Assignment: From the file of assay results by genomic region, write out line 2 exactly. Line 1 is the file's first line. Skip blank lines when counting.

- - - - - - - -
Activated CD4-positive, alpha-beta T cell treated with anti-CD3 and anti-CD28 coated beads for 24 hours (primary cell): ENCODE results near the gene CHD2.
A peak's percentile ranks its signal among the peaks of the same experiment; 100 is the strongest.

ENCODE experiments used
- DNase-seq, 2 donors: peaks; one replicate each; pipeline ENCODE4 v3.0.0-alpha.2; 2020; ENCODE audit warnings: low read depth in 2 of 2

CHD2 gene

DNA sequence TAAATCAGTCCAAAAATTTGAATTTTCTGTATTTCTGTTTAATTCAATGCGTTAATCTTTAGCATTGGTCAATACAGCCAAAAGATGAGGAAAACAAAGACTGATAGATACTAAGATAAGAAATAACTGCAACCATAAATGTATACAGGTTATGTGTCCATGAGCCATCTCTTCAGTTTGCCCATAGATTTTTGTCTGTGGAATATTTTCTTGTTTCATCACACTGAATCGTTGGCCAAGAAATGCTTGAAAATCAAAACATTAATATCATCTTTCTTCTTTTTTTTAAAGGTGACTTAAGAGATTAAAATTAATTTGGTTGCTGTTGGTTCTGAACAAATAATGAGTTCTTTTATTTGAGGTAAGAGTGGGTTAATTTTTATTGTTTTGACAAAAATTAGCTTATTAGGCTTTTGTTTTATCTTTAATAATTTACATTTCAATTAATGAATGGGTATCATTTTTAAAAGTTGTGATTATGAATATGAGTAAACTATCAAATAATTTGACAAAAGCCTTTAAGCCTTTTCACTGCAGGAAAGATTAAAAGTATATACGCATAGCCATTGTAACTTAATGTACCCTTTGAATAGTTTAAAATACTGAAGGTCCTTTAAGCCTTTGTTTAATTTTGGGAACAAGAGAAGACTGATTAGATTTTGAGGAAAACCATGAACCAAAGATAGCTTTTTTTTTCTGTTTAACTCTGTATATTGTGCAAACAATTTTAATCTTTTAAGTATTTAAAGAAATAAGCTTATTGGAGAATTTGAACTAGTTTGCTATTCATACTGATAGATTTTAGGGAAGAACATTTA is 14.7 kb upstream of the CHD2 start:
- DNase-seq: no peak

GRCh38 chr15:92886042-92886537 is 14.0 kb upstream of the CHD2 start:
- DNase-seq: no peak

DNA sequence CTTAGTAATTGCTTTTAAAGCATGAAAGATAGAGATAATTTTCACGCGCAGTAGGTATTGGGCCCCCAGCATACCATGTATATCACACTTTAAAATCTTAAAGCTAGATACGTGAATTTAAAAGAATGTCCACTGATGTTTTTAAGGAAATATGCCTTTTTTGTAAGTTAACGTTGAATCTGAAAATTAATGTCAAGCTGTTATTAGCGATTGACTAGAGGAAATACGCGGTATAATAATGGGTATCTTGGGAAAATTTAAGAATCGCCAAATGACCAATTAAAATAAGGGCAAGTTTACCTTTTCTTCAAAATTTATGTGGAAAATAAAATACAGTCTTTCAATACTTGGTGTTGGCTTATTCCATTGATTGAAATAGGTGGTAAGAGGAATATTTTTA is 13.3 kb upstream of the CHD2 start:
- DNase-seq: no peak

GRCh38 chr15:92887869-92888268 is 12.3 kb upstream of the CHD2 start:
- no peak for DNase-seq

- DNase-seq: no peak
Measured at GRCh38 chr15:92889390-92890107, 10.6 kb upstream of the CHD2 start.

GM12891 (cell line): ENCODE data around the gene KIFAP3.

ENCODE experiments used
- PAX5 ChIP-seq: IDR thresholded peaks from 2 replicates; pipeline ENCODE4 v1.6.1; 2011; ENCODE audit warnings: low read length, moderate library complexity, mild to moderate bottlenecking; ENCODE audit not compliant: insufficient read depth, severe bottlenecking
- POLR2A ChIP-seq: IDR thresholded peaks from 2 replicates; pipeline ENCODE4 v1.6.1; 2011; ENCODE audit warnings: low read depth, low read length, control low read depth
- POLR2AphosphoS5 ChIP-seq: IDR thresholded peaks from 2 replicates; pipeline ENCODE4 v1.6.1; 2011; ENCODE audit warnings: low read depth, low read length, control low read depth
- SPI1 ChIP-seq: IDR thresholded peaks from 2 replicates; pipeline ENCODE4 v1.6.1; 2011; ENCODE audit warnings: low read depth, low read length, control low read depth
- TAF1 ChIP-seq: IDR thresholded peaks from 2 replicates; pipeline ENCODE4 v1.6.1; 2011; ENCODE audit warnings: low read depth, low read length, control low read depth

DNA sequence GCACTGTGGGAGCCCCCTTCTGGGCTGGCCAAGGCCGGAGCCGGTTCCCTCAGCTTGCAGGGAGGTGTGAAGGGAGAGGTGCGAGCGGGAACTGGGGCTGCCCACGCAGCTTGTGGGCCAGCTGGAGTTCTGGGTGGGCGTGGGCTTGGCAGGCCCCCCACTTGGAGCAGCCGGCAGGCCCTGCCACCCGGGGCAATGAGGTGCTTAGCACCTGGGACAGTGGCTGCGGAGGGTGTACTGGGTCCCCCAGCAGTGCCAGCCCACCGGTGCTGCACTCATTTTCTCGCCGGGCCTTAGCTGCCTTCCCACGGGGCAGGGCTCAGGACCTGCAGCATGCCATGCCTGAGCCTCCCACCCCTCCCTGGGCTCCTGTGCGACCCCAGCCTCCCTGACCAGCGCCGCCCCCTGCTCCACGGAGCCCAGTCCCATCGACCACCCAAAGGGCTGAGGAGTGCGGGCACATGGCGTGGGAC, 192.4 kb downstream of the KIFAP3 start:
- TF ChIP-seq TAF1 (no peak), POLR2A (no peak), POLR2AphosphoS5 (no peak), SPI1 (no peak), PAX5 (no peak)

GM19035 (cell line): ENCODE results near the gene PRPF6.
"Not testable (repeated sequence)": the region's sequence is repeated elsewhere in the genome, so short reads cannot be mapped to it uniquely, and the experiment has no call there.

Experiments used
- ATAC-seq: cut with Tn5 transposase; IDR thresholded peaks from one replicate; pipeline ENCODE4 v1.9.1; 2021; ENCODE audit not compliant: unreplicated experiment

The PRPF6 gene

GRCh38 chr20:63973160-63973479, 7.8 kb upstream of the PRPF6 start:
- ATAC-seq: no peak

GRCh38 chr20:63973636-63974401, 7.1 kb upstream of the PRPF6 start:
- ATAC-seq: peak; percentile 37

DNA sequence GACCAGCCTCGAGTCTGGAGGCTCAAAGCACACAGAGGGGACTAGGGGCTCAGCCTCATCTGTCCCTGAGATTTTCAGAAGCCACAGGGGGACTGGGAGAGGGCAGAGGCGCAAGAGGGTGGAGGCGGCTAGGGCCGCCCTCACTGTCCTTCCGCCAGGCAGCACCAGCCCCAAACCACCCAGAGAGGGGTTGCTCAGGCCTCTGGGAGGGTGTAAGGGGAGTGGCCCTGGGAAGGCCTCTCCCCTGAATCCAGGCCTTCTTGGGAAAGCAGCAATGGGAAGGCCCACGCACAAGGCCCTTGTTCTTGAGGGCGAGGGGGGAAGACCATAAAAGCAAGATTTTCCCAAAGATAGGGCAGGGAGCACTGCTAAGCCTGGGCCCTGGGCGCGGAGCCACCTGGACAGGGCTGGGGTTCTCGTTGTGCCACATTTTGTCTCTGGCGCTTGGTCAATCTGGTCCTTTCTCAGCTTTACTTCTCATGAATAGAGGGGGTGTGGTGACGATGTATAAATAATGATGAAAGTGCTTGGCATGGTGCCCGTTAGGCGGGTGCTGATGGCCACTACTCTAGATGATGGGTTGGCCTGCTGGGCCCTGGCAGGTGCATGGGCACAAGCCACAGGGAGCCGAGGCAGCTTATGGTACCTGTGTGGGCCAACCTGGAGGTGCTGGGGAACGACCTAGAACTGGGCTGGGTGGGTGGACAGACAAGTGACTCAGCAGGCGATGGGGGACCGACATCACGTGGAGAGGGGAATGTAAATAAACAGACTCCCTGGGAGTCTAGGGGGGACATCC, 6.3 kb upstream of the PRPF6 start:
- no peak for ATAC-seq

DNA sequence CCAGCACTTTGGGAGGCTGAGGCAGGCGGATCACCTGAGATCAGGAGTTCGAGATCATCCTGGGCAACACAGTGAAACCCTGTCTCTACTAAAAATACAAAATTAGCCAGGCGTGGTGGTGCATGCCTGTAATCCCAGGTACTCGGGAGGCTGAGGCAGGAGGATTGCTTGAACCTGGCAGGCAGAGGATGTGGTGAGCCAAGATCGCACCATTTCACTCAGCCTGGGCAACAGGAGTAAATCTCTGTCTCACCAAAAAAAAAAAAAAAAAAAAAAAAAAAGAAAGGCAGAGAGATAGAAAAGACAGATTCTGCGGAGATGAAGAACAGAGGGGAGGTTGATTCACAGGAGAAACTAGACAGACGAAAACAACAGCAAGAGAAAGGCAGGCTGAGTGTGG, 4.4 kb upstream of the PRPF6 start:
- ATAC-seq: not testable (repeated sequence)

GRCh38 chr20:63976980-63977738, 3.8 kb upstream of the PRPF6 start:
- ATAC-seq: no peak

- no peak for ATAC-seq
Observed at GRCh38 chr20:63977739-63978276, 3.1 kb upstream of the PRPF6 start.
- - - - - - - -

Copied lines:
A peak's percentile ranks its signal among the peaks of the same experiment; 100 is the strongest.